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CBS2 Investigates: Roosevelt Island Residents Don't Buy Claim That Rat Problem Didn't Start On School Property

NEW YORK (CBSNewYork) -- The city Department of Education said this week that the root of the problem of rats running rampant at a school on Roosevelt Island is not on school property.

CBS2's Reena Roy has been investigating, and as she reported Tuesday evening, neighbors disagree.

Children as young as 5 years old were enjoying recess at P.S./I.S. 217 Roosevelt Island Tuesday. But a closer look at the grounds revealed a rat creeping right near the playground entrance.

"It's worrisome to see rats around the school where the young children are playing," said resident Claire Krupka.

CBS2 returned to the Roosevelt Island school for the second consecutive day Tuesday. But times, the rodents were spotted within just minutes – scurrying all over the schoolyard, running across railings, and sometimes flooding the area.

On Monday, the Department of Education told CBS2 an inspection showed there are no rats inside the school building. The department also said the issue is island-wide and did not originate on school property.

"Around my building, I do not see swarms of rats," one resident said.

CBS2's mission Tuesday was to look for rats in other areas. Roy and her crew walked up and down the island, and to another private school nearby – but no other rats were found. People on Roosevelt Island said like any part of the city, they do see rats occasionally – especially by the water – but nothing like the situation at the school.

"We've just never seen this. I've never been in a place where I've had 35 rats n my life," said Frank Ferance of the Roosevelt Island Residents Association.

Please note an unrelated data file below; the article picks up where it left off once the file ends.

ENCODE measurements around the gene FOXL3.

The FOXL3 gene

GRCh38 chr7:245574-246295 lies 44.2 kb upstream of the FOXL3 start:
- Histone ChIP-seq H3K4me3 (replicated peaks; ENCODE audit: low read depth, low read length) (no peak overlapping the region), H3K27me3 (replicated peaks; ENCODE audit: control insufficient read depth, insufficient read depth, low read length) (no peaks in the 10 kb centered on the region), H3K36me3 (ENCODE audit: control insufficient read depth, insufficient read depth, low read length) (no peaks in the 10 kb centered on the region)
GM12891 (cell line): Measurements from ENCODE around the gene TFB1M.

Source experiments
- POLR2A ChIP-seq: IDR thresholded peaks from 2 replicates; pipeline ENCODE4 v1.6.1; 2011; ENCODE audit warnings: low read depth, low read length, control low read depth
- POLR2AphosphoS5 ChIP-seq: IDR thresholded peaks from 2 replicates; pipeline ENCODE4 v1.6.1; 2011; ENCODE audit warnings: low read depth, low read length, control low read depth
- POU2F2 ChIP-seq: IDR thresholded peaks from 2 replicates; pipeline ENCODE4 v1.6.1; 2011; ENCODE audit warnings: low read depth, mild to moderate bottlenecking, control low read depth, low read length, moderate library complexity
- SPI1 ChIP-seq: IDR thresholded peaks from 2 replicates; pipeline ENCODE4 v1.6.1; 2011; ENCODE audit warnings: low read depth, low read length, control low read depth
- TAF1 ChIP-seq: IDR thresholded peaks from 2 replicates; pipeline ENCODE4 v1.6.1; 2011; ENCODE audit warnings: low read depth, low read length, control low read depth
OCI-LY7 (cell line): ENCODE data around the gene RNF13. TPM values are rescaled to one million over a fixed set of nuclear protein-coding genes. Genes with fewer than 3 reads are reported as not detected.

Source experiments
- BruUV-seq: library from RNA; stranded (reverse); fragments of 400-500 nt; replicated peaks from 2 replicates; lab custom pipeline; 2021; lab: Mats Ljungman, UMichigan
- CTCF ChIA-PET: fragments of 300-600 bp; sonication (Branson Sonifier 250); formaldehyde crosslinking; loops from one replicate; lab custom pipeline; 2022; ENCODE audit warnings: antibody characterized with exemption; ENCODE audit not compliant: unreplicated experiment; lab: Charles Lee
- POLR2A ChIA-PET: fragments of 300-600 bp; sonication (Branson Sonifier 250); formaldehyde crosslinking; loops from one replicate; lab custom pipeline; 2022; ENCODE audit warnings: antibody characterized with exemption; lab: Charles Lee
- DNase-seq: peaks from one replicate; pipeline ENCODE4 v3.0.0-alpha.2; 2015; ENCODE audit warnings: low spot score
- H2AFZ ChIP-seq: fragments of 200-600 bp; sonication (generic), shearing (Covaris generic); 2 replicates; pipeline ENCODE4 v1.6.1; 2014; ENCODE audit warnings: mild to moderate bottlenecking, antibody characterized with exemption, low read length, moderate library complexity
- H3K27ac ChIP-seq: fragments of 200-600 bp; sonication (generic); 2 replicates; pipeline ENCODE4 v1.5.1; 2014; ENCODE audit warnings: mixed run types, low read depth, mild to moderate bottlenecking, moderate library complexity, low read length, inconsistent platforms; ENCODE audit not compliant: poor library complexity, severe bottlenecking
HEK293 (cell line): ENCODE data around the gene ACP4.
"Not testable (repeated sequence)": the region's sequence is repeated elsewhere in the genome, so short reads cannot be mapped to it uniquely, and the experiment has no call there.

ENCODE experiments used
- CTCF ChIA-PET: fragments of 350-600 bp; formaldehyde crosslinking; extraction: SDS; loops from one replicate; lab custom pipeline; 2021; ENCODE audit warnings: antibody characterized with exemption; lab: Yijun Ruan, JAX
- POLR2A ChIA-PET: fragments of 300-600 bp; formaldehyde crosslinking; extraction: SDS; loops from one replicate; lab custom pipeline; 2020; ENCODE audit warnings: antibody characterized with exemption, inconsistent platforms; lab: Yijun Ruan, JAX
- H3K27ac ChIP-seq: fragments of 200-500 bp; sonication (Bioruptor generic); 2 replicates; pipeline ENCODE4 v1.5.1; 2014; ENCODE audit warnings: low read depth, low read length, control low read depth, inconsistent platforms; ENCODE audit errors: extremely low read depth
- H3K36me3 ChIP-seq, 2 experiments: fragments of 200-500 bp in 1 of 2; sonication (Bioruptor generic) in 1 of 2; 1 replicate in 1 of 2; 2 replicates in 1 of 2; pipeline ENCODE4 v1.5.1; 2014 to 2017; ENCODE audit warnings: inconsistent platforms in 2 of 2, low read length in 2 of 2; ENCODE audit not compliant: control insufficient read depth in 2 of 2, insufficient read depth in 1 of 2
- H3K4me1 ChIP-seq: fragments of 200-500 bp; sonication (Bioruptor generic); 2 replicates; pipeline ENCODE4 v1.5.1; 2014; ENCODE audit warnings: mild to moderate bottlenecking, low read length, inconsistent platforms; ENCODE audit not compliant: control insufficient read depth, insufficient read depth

Despite saying the problem was across the island on Monday, on Tuesday a DOE representative admitted the department is only aware of a rat problem in the area surrounding the school.

"The DOE is really not interested in the community," Farance said.

Neighbors said the school has been leaving trash bags out in the open after lunch, giving the rats a feast. But now, the DOE plans on using rat-resistant bins and pouring concrete around the school perimeter this week.

An infectious disease specialist said rat colonies can, of course be dangerous – and while direct contact or a bite is unlikely, it is possible.

"I think they should certainly be concerned about the volume of the rats, because when there are more there's increased likelihood that the child could be exposed," said Peter Shearer, medical director at the emergency department at Mount Sinai Hospital.

The Department of Health said it has also been working with school officials to stop the infestation.

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